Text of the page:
leeds bradford airport night-time flight restrictions

Addressing Competitive Disadvantage

Leeds Bradford Airport is seeking a relaxation of night-time flight restrictions, citing a competitive and economic disadvantage compared to other UK airports. At present, strict rules regulate the number of flights allowed and noise levels during an eight-hour night-time period, from 11pm to 7am. These rules, established in 1993, limit annual flights during this time to 4,000, along with restrictions on training flights and other aircraft movements.

The airport’s proposal aims to extend the daytime period by 90 minutes, reducing the restrictive night-time slot to run from 11:30 pm to 6 am. This change would accommodate new airlines and additional flights, supporting the airport’s goal of increasing passenger numbers from 4 million to 7 million by 2030.

Expansion Plans and New Terminal

As a part of this expansion, airport executives have revealed plans for a £150 million terminal building. This new terminal would replace the existing one and is slated to open in 2023. Leeds City Council’s plans panel is set to discuss these proposals on January 30, and airport officials are expected to submit a planning application in the coming months.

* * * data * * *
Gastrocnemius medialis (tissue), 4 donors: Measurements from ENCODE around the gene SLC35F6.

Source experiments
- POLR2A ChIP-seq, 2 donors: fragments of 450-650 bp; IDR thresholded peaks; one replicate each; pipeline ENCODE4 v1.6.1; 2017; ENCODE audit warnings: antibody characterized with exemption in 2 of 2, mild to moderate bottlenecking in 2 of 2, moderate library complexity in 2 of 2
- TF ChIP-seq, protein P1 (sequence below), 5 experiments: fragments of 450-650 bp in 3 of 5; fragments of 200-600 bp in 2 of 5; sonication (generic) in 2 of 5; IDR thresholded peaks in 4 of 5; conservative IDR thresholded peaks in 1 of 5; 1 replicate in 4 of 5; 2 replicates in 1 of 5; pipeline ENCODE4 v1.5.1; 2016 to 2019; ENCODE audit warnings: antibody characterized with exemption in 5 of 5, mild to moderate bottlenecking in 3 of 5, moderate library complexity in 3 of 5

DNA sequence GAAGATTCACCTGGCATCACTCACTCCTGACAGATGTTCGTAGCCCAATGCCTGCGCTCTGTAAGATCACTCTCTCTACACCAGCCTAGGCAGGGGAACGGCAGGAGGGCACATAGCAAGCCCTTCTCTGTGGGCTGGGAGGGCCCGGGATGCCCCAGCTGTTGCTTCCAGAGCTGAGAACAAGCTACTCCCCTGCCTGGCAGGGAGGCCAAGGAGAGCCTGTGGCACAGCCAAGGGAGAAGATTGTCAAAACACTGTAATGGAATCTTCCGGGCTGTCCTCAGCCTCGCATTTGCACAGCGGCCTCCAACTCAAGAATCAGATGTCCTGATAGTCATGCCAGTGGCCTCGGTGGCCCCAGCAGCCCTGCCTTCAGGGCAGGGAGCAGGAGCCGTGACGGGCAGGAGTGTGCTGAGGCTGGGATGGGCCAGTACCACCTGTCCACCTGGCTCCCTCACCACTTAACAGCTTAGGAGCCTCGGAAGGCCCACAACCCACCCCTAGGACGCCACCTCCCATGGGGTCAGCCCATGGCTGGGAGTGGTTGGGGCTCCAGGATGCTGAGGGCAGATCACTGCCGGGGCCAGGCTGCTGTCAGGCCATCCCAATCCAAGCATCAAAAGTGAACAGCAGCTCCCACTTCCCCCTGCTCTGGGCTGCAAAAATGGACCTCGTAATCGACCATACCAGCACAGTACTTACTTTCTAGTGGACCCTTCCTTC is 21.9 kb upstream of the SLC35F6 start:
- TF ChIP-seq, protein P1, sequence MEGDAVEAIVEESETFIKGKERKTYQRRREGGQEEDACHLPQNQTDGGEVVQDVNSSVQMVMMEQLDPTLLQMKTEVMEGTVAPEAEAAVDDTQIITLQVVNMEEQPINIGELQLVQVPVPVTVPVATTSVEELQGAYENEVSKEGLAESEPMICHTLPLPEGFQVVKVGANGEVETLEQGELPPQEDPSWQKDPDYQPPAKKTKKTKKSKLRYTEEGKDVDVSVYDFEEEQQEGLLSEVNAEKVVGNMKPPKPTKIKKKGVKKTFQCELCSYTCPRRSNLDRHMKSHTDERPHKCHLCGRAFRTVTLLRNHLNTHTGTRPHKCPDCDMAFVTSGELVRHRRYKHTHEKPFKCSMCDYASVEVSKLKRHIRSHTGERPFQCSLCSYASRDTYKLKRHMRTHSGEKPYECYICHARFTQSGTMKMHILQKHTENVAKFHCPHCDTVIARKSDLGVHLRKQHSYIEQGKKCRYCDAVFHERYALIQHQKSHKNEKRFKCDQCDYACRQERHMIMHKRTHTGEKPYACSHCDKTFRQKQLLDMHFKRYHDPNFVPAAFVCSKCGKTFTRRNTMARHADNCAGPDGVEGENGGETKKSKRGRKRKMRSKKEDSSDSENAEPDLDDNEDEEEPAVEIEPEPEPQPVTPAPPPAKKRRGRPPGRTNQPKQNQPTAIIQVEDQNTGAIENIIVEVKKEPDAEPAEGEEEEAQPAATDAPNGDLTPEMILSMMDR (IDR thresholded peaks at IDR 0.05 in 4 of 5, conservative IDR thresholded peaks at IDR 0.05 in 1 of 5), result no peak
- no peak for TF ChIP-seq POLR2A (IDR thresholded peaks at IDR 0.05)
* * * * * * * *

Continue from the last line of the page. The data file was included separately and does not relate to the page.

According to a council report, Leeds Bradford Airport intends to change its daytime flight regime by reducing current night-time restrictions, adding one hour in the morning and 30 minutes in the evening. The goal is to accommodate new airline operators and destinations, with a focus on increasing business flights. Aligning Leeds Bradford Airport’s operations with other UK commercial airports would enable it to boost passenger numbers and compete more effectively with northern airports.

Environmental Concerns and Local Infrastructure

However, the airport expansion plan has raised concerns among environmentalists, who worry about increased emissions resulting from more flights. Despite declaring a climate emergency in 2019, the council is considering supporting this expansion by constructing a new train station nearby.

Climate scientists from the University of Leeds have warned the council that to achieve Leeds’ ambitious carbon reduction targets, passenger numbers must be “massively reduced”. They argue that the proposed expansion is “entirely at odds with any serious attempt” to address climate change.

By george